This surge in investment paid dividends when the U.K. National Archives appointed us as the first charity to achieve national recognition as an Accredited Archive Service, commenting “The Panel warmly congratulated the service on its outstanding development in recent years. They noted particularly strong activity in areas including volunteering, fundraising development, online provision and cataloguing, and considered that several of these were a model for other small services.”
A second mark of recognition was the award by the National Lottery Heritage Fund of our largest grant to date from their Resilient Heritage scheme. This has allowed us to develop our governance and management, while allowing us build up our profile with the modern milling industry to help achieve long-term sustainability.
Our major concern is to ensure sufficient finances to enable our successors to continue to have access to our millions of well-ordered and conserved milling heritage records.
Q: Tell us about your collaborations and partnerships with government, industry, and academia, and your focus on innovation.
A: Collaboration with government and professional bodies has been key to our development. We were encouraged to establish our specialist milling heritage repository by the Royal Commission on Historical Manuscripts and by the Society for the Protection of Ancient Buildings. Since then, we have become well-regarded as an innovator in archives and the modern milling world, encouraged by nabim (National Association of British and Irish Millers).
We were the first institution in England to adopt and develop for our purposes the international standards-based archiving catalogue AtoM. The National Archives asked us to provide a case study explaining our approach, and we have provided advice to universities and institutions interested in adopting our approach. One such institution is the National Archives of Indonesia, members of which visited us in 2017.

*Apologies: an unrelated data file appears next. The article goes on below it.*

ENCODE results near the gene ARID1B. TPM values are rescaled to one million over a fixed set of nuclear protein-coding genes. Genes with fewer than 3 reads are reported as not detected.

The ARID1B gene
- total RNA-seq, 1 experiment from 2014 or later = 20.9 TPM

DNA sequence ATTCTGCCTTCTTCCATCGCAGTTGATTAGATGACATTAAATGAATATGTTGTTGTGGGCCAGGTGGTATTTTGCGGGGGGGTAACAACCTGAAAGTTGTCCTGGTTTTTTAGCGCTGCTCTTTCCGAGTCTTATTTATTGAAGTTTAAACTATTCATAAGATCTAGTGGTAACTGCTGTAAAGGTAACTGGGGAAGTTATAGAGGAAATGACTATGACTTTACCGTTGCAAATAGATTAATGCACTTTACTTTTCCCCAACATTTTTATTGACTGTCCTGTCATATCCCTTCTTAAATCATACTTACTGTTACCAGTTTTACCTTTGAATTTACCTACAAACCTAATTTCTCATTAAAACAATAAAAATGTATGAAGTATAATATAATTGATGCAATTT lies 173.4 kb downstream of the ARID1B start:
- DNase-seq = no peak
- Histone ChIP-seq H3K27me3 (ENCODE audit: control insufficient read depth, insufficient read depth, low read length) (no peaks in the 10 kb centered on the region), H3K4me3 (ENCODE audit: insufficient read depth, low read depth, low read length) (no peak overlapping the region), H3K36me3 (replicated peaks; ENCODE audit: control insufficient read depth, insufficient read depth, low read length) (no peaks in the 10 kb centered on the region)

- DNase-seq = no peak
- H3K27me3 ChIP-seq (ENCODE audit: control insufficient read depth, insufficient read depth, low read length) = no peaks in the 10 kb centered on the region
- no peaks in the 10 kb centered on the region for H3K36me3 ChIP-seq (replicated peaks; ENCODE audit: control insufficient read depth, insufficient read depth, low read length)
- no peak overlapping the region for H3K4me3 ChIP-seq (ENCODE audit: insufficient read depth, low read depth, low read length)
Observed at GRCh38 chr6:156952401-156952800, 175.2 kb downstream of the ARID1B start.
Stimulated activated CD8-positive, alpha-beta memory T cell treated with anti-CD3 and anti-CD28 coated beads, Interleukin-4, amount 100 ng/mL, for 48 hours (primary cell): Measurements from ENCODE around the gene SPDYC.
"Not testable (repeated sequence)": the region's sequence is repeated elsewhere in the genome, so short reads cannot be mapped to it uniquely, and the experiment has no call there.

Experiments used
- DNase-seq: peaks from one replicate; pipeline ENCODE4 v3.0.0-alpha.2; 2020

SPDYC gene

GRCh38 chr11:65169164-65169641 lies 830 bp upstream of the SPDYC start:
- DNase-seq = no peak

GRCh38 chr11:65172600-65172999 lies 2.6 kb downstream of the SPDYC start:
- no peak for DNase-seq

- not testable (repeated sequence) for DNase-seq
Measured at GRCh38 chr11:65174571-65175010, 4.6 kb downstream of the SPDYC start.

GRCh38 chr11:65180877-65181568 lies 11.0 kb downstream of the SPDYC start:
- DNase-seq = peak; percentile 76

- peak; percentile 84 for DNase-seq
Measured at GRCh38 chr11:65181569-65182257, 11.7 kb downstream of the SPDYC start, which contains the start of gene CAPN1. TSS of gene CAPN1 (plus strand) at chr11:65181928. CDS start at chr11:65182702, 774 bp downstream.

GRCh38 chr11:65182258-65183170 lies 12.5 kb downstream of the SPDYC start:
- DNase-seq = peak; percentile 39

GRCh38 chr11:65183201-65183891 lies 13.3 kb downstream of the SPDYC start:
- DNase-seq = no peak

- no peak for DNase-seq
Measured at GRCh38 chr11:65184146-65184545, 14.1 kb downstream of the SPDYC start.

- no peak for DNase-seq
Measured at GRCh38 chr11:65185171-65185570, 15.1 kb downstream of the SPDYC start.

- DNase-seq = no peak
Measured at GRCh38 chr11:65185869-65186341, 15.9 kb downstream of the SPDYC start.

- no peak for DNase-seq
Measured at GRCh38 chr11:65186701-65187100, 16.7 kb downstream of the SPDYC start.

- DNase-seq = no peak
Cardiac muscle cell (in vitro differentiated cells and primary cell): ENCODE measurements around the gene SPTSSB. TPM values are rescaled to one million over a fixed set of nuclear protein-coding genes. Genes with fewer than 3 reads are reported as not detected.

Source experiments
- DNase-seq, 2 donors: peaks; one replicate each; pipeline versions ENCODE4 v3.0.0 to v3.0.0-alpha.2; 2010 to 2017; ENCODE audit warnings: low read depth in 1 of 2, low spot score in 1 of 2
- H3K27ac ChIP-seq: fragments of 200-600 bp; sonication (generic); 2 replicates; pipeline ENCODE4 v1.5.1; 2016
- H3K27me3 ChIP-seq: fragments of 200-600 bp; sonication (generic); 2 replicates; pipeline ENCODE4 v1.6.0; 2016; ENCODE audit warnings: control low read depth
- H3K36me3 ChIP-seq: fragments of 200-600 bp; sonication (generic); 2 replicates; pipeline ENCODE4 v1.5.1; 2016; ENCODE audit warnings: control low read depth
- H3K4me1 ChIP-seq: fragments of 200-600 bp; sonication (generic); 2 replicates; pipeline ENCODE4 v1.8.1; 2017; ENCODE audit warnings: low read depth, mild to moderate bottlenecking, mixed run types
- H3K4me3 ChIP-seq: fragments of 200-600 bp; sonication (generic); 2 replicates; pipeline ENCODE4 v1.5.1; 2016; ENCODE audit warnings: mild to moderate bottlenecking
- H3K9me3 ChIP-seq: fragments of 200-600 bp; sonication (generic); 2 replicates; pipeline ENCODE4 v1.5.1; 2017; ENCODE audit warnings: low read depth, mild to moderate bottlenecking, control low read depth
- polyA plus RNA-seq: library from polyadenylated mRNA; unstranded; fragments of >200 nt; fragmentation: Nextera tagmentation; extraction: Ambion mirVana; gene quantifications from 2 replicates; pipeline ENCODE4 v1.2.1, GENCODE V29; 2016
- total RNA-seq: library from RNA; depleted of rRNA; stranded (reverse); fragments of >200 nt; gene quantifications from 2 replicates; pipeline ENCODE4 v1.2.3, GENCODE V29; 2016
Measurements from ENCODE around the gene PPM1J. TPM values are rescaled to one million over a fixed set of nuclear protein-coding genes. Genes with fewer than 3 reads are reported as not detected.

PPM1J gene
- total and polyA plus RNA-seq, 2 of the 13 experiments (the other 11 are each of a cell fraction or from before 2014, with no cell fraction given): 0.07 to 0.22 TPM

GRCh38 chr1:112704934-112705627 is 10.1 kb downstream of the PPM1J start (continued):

Our innovative approach has extended to other heritage bodies and related commercial firms. Our Heritage Partnership scheme brings in a steady source of income for which we provide training and assistance with collection care and the use of our catalogue on our partners’ websites to publicize their own materials.
For the last five years we have been producing Milling and Grain, a major international publication, with monthly authoritative articles on the theme of Milling Journals of the Past at The Mills Archive. Careful selection of topics and detailed summaries from these Victorian sources have provided many in the milling and cereals world with glimpses into our joint heritage. This, in turn, has generated a lot of support for our work, and we are now building an e-mail contact list of individuals and firms who would like to know more.
We do not see an archive as a passive storage system, but as a launch pad for reaching out to researchers, millers, and a new generation. Not surprisingly, we are now developing research support systems to build innovative links with academic bodies around the world. There is so much more for us to do, and we invite expressions of interest from potential partners in our future programs.